The five members of the family of Kv7 (KCNQ) potassium channels form voltage-gated channels that play a major role in regulating cell excitability [11, 17]. Kv7.1 subunits, with their associated KCNE1 proteins, form the cardiac delayed rectifier channel I Ks . Kv7.2 through Kv7.5 are primarily localized to the nervous system, where they form homomeric or heteromeric non-inactivating voltage-gated potassium channels (including the M-channel [23]) that control neural excitability [3]. Kv7.4 and Kv7.5 also control the contractility of smooth muscle cells [7].

All members of this family require the presence of the membrane phospholipid phosphatidylinositol-4,5-bisphosphate (PI(4,5)P2) for their normal function [6]. PI(4,5)P2 controls the voltage sensitivity of the cardiac Kv7.1/KCNE1 channel [14], whereas it sets the maximum open probability of Kv7.2-7.5 channels, without apparently altering their voltage dependence [12, 19, 20]. PI(4,5)P2 dependence is important physiologically because it allows Kv7 channel activity to be altered by transmitters and hormones that stimulate PI(4,5)P2 hydrolysis and reduce PI(4,5)P2 levels [5, 6]. Hence, it is helpful to know which component(s) of the Kv7 channel protein are responsible for sensing PI(4,5)P2.

Individual members of the Kv7.2-7.5 subgroup vary over a hundred-fold in their sensitivity to PI(4,5)P2 as a channel activator [12]. This difference was traced (in part, at least) to variations in a cluster of basic residues (K452/R459/R461in Kv7.2; see Fig. 1) in the linker between helices A and B in the channel C-terminus and hence adduced to be part of the binding site for PI(4,5)P2 in this subgroup of Kv7 channels [10]. However, this cluster is not present in Kv7.1. Instead, mutational studies have suggested two other groups of basic residues in the Kv7.1 C-terminus as PI(4,5)P2 activation sites: the more distal residues R539 and R555 (which are naturally mutated in patients with the long QT syndrome [16]) and the cluster K354/K358/R360/K362 at the extreme proximal start of the C-terminus (Fig. 1) [22]. Mutations of these residues to neutral alanines reduced binding of phosphoinositides to a Kv7.1 C-terminal fusion protein and produced a large positive shift in Kv7.1/KCNE1 voltage sensitivity [22].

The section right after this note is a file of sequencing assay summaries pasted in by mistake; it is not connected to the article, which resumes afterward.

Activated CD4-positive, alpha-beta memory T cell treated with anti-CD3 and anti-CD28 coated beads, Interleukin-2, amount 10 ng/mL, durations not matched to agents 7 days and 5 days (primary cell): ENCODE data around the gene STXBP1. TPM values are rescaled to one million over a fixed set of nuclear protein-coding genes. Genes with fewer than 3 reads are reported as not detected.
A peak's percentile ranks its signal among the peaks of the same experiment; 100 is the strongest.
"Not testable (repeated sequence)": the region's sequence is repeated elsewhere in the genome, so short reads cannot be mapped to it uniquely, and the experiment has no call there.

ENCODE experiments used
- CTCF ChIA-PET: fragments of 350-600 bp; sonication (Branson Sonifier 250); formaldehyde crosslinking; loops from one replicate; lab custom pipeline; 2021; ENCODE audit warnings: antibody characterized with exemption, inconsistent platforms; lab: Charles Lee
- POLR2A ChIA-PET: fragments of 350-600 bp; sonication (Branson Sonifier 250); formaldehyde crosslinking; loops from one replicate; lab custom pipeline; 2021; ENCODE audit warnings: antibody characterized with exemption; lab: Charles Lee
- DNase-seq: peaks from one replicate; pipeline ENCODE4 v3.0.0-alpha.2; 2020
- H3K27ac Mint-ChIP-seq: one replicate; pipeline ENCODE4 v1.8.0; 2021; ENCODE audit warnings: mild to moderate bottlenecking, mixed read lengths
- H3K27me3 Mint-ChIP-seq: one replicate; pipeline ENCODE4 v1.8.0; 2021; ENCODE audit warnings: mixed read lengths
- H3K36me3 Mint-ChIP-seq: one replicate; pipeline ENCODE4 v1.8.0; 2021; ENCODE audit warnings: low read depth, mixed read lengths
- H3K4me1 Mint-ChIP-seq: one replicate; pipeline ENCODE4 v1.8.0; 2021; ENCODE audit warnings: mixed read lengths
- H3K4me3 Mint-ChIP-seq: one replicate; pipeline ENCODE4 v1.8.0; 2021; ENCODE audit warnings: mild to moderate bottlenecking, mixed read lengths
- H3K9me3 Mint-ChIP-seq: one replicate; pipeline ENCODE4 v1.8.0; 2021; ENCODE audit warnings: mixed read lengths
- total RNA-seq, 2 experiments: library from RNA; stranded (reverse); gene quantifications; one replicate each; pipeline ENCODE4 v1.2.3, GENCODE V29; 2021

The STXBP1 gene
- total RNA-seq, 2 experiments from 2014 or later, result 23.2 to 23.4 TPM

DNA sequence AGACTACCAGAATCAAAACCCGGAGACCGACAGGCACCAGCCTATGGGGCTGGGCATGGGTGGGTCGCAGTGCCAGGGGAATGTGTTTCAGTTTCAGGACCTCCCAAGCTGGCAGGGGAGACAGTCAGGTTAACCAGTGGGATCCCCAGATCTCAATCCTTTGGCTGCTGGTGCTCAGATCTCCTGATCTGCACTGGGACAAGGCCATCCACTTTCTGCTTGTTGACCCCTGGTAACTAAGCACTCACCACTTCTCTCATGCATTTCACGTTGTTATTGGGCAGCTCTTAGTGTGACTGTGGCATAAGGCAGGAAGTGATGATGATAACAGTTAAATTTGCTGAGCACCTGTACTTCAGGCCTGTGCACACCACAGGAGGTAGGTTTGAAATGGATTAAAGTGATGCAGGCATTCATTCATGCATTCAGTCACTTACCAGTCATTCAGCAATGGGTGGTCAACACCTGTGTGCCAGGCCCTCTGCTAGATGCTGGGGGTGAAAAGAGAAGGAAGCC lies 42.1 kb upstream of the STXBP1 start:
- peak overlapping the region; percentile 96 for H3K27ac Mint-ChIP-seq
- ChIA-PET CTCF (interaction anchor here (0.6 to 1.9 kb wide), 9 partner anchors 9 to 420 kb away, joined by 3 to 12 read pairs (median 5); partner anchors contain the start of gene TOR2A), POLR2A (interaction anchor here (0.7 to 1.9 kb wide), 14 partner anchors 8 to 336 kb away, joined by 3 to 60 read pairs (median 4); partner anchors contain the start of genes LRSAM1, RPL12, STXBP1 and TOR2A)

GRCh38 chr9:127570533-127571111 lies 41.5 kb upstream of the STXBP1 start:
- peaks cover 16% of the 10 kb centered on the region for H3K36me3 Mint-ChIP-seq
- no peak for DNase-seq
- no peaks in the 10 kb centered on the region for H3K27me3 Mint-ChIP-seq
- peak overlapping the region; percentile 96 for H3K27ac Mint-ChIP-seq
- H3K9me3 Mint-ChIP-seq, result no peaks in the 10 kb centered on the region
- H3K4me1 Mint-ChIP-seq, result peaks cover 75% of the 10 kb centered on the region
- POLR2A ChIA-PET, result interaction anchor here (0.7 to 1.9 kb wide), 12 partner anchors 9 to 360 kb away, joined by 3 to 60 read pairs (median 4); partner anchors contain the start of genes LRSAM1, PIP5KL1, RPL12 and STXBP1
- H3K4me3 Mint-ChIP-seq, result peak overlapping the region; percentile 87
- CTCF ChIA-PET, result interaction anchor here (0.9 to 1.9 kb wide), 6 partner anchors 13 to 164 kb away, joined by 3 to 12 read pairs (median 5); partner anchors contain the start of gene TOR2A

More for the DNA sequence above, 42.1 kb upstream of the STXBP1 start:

Fig. 1
figure 1

Diagrammatic representation of Kv7.1 and Kv7.2 potassium channels with some of the residues in the C-terminus previously reported to be involved in channel activation by PI(4,5)P2 as determined by mutational analysis (Kv7.1(K354/K358/R360/K362): [22]; Kv7.2(H328): [25]; Kv7.2(K452/R459/R461): [10])

Since the cluster K354/K358/R360/K362 in Kv7.1 is also strongly represented in other members of the Kv7 family, including Kv7.2 (Fig. 1), we wondered whether mutating the homologous residues in Kv7.2 to alanines might also affect Kv7.2 channel activity and sensitivity to PI(4,5)P2. We find that one such mutation (R325A) does indeed markedly impair the response of Kv7.2 channels to PI(4,5)P2. Taken in conjunction with the previous observation [25] that a mutation of the immediately adjacent histidine H328 also reduced Kv7.2 sensitivity to PI(4,5)P2, and bearing in mind that R325 and H328 in Kv7.2 are conserved among all Kv7 channels, we suggest that this region might play a major role in the activation of all Kv7 channels by PI(4,5)P2.


Site-directed mutagenesis

The human Kv7.2 channel construct (accession number, AF110020.1), provided by David McKinnon (SUNY, Stony Brook, USA; see [23]) and cloned into pCR3.1 (Invitrogen) was used as the template for mutagenesis. The Quikchange site-directed mutagenesis kit (Agilent Technologies, Santa Clara, CA, USA) was used, as per manufacturer's instructions, to mutate arginine 325 (R325A) and lysine 327 (K327A) to alanine singly, and in combination, within the proximal C-terminal region of Kv7.2. The primer sets employed were (5′–3′): R325A sense: AAGGTTCAGGAGCAGCACGCGCAGAAGCACTTTGAGAAGAGGCGG, R325A antisense: CCGCCTCTTCTCAAAGTGCTTCTGCGCGTGCTGCTCCTGAACCTT, K327A sense: AAGGTTCAGGAGCAGCACAGGCAGGCGCACTTTGAGAAGAGGCGG, K327A antisense: CCGCCTCTTCTCAAAGTGCGCCTGCCTGTGCTGCTCCTGAACCTT, R325A/K327A sense: AAGGTTCAGGAGCAGCACGCGCAGGCGCACTTTGAGAAGAGGCGG, and R325A/K327A antisense: CCGCCTCTTCTCAAAGTGCGCCTGCGCGTGCTGCTCCTGAACCTT. All constructs, and the introduction of mutations, were verified by automated sequencing.